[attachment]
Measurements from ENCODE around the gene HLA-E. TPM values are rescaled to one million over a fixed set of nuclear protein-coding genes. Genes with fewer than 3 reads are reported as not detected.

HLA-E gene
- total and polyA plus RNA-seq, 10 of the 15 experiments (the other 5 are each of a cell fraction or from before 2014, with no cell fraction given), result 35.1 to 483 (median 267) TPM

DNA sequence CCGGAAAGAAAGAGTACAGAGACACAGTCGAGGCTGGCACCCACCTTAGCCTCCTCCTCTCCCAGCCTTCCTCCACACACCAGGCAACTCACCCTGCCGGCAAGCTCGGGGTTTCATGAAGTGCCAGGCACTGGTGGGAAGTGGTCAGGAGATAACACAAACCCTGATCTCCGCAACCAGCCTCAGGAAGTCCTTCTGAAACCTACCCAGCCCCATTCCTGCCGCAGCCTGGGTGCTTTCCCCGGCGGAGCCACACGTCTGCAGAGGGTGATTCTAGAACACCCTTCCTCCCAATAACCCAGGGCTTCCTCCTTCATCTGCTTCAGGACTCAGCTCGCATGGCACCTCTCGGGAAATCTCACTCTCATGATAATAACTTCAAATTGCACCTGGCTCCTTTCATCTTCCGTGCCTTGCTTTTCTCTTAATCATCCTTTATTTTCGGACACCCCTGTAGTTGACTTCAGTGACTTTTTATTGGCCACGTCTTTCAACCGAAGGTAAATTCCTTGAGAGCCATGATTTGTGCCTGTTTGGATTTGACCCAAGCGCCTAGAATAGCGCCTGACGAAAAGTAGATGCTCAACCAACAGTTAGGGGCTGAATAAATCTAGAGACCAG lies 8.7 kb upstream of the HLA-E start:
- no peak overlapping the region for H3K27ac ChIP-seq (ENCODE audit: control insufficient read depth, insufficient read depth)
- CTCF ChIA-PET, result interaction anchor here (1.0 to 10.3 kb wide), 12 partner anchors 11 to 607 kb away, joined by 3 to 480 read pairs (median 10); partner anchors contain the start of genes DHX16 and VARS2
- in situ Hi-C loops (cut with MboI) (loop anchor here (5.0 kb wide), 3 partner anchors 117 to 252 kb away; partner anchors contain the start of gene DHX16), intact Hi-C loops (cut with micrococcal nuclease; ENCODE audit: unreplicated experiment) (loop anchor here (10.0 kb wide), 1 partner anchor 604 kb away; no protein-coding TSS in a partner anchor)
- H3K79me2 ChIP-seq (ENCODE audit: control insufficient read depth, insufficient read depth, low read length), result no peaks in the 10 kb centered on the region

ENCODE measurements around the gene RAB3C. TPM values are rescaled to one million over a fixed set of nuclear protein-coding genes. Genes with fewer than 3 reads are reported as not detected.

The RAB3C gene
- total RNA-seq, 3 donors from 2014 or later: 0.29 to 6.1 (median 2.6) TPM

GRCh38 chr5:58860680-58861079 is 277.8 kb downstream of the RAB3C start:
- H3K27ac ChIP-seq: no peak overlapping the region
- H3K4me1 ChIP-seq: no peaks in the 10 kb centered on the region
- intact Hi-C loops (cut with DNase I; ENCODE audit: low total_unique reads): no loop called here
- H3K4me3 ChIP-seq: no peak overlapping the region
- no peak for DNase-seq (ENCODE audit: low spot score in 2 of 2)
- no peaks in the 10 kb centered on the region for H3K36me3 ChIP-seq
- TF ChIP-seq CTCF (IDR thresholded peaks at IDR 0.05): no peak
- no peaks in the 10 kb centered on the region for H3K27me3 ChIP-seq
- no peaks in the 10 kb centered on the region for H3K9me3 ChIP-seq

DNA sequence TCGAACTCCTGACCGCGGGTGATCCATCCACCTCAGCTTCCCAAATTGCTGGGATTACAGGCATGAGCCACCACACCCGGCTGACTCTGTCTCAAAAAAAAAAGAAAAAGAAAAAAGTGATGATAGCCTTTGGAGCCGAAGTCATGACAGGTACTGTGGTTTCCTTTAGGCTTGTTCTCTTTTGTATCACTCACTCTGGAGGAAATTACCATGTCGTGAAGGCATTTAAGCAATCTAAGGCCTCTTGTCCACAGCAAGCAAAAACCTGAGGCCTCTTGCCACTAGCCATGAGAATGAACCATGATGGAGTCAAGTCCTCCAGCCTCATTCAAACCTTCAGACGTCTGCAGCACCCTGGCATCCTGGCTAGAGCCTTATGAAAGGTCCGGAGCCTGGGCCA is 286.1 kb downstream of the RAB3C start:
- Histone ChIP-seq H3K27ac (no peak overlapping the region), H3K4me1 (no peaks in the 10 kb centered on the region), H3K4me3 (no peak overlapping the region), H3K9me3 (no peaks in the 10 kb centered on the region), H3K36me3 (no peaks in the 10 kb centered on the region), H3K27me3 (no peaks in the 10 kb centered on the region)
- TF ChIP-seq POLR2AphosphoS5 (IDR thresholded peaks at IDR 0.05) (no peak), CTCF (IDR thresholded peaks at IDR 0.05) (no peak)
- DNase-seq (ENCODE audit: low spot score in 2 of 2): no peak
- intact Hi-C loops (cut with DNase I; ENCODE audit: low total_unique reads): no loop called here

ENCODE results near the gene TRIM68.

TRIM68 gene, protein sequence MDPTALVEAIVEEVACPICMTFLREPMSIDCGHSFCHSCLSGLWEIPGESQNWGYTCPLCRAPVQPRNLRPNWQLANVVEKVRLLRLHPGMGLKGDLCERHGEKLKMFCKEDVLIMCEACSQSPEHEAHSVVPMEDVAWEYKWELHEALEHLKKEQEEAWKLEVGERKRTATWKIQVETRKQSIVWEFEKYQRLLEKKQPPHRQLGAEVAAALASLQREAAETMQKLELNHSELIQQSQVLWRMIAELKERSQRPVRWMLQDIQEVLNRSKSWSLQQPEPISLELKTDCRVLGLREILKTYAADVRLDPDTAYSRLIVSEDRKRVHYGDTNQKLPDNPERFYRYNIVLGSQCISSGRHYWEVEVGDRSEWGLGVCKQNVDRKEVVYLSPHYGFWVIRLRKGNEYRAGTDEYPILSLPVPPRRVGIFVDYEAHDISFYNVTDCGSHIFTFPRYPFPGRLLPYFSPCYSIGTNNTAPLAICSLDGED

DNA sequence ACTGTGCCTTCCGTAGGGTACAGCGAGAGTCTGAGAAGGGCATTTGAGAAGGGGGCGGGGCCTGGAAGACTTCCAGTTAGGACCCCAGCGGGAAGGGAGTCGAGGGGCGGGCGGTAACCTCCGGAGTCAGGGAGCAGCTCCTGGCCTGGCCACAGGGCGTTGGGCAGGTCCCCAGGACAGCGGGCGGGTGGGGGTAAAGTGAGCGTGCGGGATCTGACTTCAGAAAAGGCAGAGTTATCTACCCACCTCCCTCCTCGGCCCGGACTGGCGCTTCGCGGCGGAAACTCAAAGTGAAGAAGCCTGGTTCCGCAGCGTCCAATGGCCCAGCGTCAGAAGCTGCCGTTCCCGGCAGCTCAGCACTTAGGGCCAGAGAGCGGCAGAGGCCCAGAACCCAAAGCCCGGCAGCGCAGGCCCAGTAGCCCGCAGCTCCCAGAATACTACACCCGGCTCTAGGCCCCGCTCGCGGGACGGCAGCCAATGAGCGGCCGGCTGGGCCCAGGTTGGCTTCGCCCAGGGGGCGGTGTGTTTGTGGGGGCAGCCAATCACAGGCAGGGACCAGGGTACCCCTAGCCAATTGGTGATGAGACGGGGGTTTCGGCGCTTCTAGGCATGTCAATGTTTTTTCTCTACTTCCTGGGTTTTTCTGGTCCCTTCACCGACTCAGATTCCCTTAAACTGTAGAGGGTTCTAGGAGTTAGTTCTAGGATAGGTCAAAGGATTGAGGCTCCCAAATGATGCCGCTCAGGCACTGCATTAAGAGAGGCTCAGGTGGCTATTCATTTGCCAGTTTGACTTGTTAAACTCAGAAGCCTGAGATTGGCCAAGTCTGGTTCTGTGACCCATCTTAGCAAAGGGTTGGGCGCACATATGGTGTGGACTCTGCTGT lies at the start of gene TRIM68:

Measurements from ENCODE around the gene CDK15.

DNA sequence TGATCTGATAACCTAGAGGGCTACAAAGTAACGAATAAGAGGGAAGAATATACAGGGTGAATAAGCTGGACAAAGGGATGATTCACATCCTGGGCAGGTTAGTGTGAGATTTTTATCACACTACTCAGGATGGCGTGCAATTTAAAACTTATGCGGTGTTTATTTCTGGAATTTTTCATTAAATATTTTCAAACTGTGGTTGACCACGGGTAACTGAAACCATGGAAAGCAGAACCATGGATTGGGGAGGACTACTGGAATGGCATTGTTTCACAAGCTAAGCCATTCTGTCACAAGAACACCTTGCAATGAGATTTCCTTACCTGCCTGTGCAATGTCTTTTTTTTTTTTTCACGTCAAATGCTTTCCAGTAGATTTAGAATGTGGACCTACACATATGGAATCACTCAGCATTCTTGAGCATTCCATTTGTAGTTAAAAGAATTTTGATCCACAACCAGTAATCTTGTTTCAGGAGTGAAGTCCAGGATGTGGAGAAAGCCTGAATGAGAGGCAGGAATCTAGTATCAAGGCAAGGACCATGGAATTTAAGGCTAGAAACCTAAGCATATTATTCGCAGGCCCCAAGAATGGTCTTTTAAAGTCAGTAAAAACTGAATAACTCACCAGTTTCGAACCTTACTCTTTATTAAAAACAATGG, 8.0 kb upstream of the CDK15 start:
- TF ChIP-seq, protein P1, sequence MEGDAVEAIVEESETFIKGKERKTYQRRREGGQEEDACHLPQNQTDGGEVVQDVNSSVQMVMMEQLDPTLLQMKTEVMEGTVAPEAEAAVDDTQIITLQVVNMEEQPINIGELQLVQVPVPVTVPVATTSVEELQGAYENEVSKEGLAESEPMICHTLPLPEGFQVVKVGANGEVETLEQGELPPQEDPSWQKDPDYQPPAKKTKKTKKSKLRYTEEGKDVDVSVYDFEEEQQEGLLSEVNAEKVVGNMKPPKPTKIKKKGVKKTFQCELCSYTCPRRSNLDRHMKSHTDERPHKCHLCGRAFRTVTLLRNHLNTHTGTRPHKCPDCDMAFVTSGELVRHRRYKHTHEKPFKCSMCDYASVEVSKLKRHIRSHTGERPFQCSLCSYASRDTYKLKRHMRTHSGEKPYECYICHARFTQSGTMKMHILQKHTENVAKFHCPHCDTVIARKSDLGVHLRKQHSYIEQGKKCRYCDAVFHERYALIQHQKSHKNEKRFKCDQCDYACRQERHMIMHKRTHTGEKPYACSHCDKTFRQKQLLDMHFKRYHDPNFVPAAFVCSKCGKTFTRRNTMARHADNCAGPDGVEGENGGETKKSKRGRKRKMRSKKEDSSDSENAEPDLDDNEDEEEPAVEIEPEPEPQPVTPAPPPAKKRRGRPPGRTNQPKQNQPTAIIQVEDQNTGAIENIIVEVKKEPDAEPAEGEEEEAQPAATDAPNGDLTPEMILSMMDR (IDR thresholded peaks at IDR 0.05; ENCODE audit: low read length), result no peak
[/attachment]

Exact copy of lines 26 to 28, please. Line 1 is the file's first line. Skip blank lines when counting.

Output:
- intact Hi-C loops (cut with DNase I; ENCODE audit: low total_unique reads): no loop called here

ENCODE results near the gene TRIM68.

TRIM68 gene, protein sequence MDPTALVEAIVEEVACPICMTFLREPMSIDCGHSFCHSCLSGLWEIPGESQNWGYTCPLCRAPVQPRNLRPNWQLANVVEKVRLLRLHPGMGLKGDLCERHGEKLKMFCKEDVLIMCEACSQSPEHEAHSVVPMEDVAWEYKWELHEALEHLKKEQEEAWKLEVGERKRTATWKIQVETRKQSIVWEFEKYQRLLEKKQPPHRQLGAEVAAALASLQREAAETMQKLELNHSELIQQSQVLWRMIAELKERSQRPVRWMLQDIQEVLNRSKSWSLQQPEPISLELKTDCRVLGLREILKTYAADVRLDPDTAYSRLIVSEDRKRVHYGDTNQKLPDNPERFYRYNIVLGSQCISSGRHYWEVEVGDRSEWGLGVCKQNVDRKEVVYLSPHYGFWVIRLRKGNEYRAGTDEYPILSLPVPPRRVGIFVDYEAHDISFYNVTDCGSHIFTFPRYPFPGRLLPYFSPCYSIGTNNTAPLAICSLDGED